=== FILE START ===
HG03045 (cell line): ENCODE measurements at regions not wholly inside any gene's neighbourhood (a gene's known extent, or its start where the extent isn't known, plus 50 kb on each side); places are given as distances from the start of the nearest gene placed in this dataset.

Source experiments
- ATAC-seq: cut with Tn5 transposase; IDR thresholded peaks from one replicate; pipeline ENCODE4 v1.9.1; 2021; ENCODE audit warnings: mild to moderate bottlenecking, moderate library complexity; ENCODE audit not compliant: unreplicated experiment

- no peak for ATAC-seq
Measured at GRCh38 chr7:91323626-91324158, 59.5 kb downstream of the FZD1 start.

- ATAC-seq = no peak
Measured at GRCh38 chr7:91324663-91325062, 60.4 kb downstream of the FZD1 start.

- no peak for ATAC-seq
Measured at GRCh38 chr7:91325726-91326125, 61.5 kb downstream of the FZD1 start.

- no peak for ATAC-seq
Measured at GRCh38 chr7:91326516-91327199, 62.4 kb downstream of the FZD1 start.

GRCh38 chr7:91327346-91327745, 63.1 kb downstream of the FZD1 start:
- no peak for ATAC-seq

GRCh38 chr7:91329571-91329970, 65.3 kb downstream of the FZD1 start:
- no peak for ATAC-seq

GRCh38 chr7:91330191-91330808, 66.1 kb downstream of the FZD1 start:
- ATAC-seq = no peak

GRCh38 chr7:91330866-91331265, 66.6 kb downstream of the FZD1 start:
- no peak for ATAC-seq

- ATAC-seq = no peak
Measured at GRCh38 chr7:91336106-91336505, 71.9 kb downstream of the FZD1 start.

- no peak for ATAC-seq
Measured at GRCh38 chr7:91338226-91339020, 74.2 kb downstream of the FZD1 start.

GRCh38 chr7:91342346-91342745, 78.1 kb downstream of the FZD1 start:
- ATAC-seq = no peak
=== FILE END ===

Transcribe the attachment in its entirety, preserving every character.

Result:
HG03045 (cell line): ENCODE measurements at regions not wholly inside any gene's neighbourhood (a gene's known extent, or its start where the extent isn't known, plus 50 kb on each side); places are given as distances from the start of the nearest gene placed in this dataset.

Source experiments
- ATAC-seq: cut with Tn5 transposase; IDR thresholded peaks from one replicate; pipeline ENCODE4 v1.9.1; 2021; ENCODE audit warnings: mild to moderate bottlenecking, moderate library complexity; ENCODE audit not compliant: unreplicated experiment

- no peak for ATAC-seq
Measured at GRCh38 chr7:91323626-91324158, 59.5 kb downstream of the FZD1 start.

- ATAC-seq = no peak
Measured at GRCh38 chr7:91324663-91325062, 60.4 kb downstream of the FZD1 start.

- no peak for ATAC-seq
Measured at GRCh38 chr7:91325726-91326125, 61.5 kb downstream of the FZD1 start.

- no peak for ATAC-seq
Measured at GRCh38 chr7:91326516-91327199, 62.4 kb downstream of the FZD1 start.

GRCh38 chr7:91327346-91327745, 63.1 kb downstream of the FZD1 start:
- no peak for ATAC-seq

GRCh38 chr7:91329571-91329970, 65.3 kb downstream of the FZD1 start:
- no peak for ATAC-seq

GRCh38 chr7:91330191-91330808, 66.1 kb downstream of the FZD1 start:
- ATAC-seq = no peak

GRCh38 chr7:91330866-91331265, 66.6 kb downstream of the FZD1 start:
- no peak for ATAC-seq

- ATAC-seq = no peak
Measured at GRCh38 chr7:91336106-91336505, 71.9 kb downstream of the FZD1 start.

- no peak for ATAC-seq
Measured at GRCh38 chr7:91338226-91339020, 74.2 kb downstream of the FZD1 start.

GRCh38 chr7:91342346-91342745, 78.1 kb downstream of the FZD1 start:
- ATAC-seq = no peak